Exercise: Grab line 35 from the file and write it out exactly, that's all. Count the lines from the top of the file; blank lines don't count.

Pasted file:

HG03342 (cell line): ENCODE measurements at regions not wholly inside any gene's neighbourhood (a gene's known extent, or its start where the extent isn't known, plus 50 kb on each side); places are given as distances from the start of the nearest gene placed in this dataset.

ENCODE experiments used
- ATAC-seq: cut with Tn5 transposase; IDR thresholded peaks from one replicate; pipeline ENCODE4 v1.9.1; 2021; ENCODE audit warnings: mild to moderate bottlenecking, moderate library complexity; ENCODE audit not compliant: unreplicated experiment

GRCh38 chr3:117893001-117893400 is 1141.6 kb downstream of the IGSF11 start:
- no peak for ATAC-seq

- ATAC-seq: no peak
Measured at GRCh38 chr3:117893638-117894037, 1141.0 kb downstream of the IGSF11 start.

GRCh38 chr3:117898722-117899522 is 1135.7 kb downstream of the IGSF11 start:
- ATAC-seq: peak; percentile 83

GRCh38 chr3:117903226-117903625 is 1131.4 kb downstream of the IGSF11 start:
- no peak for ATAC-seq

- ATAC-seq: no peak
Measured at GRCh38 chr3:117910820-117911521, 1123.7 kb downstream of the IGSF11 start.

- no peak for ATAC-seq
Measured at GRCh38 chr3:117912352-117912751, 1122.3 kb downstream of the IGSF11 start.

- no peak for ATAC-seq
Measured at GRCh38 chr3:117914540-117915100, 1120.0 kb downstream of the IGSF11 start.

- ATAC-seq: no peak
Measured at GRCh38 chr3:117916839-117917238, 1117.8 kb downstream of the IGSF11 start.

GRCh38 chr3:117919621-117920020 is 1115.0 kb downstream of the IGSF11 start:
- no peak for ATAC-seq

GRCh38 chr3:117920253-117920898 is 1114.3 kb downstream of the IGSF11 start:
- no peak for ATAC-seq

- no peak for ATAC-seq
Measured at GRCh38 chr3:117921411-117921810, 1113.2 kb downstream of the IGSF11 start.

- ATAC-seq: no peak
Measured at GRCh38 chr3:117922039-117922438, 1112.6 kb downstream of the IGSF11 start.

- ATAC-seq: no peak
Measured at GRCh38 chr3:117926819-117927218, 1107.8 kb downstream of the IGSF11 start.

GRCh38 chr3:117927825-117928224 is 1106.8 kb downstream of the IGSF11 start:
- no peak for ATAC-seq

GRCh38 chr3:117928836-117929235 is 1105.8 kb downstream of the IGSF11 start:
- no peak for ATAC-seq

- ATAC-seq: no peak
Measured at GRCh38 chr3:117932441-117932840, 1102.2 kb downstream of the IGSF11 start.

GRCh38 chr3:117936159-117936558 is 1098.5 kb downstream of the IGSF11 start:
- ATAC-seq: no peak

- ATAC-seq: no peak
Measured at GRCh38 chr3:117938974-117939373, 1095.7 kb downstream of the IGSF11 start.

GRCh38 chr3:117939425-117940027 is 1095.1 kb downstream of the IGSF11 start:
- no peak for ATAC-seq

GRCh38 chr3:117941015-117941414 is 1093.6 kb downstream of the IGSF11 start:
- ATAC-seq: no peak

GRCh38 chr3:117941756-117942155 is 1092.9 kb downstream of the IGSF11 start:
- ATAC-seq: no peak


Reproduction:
Measured at GRCh38 chr3:117932441-117932840, 1102.2 kb downstream of the IGSF11 start.